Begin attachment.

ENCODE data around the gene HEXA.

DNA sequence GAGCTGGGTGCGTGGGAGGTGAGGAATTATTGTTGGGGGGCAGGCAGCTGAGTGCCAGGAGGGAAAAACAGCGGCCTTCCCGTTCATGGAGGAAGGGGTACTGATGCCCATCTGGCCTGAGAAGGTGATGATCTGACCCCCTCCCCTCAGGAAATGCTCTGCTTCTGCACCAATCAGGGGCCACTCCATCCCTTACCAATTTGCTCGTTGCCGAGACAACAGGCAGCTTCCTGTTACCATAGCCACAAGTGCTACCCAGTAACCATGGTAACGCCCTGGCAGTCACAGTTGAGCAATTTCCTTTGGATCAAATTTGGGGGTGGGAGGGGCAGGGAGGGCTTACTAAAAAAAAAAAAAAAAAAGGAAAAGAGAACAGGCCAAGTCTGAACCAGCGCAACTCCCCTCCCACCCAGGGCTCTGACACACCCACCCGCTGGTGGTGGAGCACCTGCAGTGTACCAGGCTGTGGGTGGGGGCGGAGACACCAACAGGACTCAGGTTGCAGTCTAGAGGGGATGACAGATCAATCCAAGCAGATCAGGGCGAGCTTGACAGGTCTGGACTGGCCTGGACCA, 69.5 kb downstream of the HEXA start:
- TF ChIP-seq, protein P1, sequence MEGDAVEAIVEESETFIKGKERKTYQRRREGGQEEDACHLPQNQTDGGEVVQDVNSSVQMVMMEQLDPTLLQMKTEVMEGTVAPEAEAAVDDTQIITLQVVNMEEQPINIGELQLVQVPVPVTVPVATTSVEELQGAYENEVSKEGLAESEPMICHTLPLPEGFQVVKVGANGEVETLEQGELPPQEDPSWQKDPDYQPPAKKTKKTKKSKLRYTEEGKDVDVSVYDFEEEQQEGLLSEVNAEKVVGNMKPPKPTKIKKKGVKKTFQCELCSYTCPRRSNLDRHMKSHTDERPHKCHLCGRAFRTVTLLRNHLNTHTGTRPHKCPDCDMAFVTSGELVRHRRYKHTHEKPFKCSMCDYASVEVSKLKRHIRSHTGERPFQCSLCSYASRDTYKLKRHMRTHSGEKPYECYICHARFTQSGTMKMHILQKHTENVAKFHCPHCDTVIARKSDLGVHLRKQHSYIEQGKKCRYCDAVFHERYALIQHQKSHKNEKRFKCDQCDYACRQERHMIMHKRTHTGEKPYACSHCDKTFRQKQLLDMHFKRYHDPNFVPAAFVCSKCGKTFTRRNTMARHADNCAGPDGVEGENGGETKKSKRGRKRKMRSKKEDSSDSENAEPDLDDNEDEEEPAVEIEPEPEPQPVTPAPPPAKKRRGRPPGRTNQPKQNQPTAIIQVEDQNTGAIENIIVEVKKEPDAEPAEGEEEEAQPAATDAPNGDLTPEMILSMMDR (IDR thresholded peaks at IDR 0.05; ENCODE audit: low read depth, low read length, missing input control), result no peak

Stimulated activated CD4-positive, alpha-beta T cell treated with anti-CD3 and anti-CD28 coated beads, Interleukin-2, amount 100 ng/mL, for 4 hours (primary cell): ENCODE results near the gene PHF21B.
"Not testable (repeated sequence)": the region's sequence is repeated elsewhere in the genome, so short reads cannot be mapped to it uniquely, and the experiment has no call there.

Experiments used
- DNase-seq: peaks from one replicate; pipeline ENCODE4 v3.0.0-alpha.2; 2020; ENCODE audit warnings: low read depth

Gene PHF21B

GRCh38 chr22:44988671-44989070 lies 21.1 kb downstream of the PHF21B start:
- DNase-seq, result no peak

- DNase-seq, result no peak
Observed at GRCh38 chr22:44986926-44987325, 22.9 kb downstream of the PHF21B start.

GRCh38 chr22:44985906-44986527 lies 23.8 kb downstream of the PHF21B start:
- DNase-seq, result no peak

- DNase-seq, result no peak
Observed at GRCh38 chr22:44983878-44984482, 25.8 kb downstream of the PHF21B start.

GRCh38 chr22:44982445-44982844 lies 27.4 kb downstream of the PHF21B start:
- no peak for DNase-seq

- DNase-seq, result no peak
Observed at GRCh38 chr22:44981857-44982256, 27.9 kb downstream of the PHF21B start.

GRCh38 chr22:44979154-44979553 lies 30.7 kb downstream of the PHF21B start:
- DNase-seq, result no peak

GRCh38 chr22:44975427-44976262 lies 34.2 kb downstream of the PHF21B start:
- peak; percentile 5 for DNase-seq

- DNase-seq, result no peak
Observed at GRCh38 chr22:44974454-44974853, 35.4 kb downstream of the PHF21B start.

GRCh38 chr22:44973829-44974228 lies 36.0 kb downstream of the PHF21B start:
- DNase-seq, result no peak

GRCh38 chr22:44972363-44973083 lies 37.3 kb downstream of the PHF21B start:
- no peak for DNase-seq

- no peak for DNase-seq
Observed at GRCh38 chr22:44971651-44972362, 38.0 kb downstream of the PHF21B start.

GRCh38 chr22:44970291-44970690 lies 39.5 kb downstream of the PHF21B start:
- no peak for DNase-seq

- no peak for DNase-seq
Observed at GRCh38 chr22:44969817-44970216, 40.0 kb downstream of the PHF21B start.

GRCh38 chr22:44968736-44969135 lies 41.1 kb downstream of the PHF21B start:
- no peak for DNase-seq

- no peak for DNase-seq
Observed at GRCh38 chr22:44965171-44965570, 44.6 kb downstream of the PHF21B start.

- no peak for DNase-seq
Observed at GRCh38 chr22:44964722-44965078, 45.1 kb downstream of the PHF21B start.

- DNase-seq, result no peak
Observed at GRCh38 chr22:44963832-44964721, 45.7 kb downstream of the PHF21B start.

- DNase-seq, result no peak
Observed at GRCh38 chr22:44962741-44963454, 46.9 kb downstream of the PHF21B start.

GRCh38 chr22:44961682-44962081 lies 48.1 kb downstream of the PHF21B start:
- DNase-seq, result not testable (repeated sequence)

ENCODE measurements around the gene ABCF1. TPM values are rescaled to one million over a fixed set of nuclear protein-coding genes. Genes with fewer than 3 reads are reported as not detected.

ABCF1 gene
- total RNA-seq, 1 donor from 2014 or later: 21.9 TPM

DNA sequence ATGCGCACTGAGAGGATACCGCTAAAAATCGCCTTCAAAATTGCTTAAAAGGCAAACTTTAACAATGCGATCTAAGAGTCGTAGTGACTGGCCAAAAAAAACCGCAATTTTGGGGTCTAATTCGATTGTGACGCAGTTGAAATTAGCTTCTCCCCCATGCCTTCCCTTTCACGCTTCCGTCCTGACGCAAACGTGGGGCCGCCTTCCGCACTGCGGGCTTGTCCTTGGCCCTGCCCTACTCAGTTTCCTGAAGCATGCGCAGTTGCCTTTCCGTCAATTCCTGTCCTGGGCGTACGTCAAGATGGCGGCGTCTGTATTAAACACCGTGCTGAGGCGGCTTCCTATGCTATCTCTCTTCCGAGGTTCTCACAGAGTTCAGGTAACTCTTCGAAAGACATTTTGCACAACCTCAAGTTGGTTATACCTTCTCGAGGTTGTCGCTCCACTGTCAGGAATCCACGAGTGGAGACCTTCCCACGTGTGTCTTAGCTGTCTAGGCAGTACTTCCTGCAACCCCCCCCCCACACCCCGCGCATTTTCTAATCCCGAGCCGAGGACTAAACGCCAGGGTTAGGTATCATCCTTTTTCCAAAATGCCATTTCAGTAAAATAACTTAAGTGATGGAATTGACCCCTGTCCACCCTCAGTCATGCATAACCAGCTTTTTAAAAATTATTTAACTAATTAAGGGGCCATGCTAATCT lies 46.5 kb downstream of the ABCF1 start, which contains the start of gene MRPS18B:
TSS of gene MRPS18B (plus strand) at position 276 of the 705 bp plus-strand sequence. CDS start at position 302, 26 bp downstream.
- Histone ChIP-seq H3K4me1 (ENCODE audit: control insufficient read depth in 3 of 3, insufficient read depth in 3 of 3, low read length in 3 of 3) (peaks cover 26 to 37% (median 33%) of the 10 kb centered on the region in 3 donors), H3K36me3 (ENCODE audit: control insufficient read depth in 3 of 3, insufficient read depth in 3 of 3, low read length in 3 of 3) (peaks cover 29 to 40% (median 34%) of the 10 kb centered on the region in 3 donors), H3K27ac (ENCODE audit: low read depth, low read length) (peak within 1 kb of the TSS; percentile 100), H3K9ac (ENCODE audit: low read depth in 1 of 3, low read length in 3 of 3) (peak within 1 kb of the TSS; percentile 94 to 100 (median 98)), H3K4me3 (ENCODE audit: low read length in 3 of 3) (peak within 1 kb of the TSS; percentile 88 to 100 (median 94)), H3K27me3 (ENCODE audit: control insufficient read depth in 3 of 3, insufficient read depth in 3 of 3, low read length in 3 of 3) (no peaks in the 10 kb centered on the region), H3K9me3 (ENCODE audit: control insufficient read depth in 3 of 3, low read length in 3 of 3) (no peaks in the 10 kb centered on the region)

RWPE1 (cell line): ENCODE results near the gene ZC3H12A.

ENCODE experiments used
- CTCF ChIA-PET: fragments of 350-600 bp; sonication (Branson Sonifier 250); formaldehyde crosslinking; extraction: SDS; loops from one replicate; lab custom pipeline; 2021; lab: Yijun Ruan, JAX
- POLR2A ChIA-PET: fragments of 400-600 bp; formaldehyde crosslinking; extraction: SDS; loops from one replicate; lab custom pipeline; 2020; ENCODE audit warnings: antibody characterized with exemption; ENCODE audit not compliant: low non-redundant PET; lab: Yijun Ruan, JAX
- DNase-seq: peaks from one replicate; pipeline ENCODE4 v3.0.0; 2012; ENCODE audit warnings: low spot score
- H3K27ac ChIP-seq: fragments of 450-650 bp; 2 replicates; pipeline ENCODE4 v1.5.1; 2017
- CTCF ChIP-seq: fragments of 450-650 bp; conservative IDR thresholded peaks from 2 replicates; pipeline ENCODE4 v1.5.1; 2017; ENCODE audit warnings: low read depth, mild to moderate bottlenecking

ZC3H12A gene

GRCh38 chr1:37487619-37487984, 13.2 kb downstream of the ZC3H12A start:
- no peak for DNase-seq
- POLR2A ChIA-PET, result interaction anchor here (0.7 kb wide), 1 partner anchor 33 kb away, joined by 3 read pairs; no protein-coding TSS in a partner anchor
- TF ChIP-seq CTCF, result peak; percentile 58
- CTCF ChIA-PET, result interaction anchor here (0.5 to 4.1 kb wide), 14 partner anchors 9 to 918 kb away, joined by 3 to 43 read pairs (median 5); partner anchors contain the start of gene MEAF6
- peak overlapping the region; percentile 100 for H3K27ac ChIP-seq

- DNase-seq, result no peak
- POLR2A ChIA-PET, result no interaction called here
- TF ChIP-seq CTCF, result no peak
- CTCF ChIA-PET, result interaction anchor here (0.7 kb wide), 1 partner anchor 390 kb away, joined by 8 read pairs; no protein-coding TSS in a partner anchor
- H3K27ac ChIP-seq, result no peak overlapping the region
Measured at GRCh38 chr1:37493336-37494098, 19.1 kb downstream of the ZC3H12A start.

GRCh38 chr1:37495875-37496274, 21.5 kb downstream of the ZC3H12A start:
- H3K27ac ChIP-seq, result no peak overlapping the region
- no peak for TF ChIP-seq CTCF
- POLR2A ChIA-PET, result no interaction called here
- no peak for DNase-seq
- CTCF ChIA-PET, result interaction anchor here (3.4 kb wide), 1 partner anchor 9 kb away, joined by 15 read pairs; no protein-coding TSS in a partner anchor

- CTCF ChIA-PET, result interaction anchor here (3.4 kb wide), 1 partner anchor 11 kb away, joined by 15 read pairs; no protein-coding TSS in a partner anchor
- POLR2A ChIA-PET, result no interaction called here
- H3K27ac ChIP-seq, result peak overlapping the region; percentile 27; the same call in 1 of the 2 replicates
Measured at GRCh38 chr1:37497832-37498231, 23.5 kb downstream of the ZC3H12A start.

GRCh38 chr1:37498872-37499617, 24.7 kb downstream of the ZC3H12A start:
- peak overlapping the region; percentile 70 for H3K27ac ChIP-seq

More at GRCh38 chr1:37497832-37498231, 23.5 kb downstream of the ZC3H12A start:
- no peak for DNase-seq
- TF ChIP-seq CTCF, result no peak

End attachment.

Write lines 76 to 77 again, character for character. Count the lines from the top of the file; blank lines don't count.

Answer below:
- H3K27ac ChIP-seq, result no peak overlapping the region
- no peak for TF ChIP-seq CTCF